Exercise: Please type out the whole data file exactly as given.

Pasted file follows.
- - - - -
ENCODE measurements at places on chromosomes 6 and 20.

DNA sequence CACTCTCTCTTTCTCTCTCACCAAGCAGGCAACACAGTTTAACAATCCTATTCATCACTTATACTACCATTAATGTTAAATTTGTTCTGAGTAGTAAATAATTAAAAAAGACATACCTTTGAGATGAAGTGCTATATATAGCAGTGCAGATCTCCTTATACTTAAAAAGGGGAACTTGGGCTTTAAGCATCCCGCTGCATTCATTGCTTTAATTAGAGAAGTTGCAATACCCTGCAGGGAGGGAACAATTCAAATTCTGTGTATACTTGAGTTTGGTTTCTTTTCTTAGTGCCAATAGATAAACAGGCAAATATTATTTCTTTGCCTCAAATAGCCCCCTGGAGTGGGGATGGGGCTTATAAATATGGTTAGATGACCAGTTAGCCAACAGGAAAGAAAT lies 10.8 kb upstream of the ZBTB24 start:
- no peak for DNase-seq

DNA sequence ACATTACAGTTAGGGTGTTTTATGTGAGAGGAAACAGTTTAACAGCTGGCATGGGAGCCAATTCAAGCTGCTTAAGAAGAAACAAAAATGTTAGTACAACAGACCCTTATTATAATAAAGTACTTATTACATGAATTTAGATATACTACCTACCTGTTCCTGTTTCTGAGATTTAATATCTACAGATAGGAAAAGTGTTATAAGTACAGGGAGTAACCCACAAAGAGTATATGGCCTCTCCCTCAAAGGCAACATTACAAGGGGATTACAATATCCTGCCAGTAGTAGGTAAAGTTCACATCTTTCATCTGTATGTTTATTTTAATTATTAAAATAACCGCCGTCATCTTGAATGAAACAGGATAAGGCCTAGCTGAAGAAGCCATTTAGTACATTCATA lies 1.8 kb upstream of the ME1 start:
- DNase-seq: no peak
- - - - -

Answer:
ENCODE measurements at places on chromosomes 6 and 20.

DNA sequence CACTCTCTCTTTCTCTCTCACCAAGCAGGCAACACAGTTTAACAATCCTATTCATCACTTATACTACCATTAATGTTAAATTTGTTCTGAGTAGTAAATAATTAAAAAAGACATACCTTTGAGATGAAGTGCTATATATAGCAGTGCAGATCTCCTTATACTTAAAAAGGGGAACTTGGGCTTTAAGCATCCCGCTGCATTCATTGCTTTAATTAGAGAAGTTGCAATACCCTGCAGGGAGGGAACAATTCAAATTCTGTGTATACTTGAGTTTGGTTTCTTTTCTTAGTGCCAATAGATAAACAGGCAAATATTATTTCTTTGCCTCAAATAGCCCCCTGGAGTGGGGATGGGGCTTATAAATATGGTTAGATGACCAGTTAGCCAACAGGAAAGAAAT lies 10.8 kb upstream of the ZBTB24 start:
- no peak for DNase-seq

DNA sequence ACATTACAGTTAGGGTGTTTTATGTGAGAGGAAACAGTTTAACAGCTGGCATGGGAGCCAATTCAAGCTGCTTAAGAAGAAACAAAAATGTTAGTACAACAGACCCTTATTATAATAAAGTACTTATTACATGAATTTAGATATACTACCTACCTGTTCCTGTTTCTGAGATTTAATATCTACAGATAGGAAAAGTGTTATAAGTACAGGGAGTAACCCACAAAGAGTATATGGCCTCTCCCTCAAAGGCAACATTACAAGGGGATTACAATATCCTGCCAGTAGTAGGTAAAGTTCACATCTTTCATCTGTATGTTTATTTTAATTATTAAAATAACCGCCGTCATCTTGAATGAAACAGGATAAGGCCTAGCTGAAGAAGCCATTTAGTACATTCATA lies 1.8 kb upstream of the ME1 start:
- DNase-seq: no peak